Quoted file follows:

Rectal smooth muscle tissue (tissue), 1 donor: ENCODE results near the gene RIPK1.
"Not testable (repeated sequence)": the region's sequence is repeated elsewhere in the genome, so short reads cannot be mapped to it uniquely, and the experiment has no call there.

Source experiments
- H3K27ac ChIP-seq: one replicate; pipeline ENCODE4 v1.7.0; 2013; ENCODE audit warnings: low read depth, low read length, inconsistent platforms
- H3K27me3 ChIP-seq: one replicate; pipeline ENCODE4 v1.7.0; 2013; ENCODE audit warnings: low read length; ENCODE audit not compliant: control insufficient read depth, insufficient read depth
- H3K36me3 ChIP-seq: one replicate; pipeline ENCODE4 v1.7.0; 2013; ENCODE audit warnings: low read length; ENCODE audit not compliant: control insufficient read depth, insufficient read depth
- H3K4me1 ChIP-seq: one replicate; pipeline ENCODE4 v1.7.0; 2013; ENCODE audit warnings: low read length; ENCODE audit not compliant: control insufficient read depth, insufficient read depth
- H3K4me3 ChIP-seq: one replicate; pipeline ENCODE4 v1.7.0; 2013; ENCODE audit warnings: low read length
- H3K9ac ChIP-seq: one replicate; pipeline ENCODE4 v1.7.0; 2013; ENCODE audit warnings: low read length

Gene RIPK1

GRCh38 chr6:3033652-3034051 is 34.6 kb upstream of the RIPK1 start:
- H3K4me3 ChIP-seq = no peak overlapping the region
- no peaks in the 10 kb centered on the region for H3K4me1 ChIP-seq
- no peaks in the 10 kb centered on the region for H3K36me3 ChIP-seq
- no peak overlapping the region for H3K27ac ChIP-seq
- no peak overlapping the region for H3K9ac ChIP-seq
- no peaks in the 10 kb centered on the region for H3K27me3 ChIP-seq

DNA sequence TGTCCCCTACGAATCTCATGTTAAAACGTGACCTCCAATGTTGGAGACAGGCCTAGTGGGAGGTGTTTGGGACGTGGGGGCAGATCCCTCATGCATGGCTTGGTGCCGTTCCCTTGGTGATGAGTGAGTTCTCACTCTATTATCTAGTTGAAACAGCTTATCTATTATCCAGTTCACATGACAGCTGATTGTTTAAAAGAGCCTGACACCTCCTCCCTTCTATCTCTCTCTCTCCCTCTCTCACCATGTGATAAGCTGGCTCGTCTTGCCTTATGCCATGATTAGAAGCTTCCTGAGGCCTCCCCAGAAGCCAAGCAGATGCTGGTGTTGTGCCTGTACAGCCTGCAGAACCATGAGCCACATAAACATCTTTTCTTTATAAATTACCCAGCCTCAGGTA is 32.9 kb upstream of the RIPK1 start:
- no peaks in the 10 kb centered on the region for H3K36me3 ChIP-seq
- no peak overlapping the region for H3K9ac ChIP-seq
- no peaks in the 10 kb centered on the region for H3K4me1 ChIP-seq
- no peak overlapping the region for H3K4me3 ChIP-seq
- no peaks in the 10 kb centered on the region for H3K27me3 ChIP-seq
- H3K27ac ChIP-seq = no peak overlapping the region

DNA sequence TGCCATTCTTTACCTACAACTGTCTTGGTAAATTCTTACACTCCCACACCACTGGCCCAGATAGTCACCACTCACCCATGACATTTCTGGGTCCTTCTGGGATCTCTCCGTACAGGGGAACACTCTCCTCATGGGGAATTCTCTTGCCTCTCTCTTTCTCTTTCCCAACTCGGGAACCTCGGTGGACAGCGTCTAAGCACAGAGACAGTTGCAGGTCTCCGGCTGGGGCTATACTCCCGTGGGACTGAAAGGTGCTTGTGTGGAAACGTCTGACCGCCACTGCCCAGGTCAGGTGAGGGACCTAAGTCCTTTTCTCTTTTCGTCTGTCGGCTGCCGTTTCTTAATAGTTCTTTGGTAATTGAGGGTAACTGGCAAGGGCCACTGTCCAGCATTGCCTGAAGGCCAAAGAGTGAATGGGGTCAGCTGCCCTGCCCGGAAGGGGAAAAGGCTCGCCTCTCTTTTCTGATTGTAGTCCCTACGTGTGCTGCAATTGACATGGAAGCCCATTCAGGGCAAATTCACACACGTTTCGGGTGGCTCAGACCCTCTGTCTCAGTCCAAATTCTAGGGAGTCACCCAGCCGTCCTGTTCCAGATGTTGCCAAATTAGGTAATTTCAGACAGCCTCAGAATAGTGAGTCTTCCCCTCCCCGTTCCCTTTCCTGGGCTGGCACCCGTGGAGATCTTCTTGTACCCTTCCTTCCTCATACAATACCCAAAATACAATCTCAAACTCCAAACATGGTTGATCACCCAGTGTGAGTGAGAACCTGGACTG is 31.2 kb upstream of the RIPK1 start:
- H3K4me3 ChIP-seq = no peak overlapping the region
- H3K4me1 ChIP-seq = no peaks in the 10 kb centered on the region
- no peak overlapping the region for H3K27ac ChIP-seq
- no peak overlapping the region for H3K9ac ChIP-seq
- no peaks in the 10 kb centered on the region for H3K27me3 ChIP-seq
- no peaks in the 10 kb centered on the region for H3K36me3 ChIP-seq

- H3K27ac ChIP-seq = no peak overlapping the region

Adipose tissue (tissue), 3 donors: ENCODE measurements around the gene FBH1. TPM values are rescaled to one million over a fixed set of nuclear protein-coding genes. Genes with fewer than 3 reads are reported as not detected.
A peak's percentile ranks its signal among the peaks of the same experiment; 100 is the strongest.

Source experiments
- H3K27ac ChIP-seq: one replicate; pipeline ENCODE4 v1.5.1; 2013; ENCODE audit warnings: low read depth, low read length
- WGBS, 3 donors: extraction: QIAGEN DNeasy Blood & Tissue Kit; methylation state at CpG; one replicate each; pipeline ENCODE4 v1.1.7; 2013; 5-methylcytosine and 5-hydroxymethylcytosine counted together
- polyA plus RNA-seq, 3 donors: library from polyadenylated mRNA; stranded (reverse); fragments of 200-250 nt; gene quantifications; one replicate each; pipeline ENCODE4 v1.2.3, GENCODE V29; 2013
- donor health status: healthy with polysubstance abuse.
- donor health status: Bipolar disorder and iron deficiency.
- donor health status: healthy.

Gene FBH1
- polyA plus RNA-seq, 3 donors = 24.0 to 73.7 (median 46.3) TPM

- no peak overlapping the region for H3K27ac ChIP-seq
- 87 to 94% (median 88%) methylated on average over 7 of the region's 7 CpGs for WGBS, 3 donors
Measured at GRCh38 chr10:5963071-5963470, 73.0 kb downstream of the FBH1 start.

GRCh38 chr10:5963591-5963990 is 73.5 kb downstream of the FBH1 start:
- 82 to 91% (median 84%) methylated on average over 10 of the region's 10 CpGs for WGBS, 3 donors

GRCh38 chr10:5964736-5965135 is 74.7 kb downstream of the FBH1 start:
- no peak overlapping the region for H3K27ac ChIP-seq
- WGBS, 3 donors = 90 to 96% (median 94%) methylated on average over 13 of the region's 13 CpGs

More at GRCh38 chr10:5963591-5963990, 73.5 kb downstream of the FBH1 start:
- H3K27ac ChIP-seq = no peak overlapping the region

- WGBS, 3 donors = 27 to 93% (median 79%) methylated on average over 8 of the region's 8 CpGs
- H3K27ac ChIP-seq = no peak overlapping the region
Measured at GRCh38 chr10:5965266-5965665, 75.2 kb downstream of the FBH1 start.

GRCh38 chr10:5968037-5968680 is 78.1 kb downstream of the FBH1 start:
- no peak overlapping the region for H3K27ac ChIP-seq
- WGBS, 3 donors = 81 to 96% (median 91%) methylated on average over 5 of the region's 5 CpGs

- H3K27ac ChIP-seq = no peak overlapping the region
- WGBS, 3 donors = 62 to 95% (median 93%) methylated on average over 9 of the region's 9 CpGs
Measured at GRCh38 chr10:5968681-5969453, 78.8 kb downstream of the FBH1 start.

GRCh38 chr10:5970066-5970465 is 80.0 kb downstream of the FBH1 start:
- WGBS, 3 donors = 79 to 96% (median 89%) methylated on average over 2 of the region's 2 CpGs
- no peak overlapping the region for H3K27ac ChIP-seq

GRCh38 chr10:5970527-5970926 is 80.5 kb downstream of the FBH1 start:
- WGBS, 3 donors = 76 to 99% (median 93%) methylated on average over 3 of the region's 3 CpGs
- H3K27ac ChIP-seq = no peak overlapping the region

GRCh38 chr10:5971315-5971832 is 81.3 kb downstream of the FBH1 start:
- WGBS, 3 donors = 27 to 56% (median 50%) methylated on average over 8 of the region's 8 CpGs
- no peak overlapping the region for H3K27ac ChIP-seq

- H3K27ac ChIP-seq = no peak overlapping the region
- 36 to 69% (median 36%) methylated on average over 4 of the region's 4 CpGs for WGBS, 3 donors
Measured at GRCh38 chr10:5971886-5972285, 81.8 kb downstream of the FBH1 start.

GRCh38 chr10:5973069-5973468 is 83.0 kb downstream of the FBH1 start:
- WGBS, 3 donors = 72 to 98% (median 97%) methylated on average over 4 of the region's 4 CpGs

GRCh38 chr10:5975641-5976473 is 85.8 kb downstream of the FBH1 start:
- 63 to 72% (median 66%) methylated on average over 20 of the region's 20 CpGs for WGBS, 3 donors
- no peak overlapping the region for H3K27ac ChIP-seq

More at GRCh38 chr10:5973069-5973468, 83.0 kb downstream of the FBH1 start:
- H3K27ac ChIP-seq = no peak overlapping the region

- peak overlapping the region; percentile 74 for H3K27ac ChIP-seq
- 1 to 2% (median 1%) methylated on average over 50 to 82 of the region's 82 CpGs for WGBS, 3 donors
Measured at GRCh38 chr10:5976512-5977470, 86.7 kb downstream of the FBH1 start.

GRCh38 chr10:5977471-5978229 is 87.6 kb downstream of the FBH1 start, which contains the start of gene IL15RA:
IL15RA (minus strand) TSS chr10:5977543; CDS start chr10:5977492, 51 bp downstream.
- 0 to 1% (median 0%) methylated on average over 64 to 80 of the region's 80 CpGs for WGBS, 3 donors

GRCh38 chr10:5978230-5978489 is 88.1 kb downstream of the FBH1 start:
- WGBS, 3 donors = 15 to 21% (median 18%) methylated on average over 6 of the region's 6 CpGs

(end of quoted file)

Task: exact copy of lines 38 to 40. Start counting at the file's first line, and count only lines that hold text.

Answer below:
- polyA plus RNA-seq, 3 donors: library from polyadenylated mRNA; stranded (reverse); fragments of 200-250 nt; gene quantifications; one replicate each; pipeline ENCODE4 v1.2.3, GENCODE V29; 2013
- donor health status: healthy with polysubstance abuse.
- donor health status: Bipolar disorder and iron deficiency.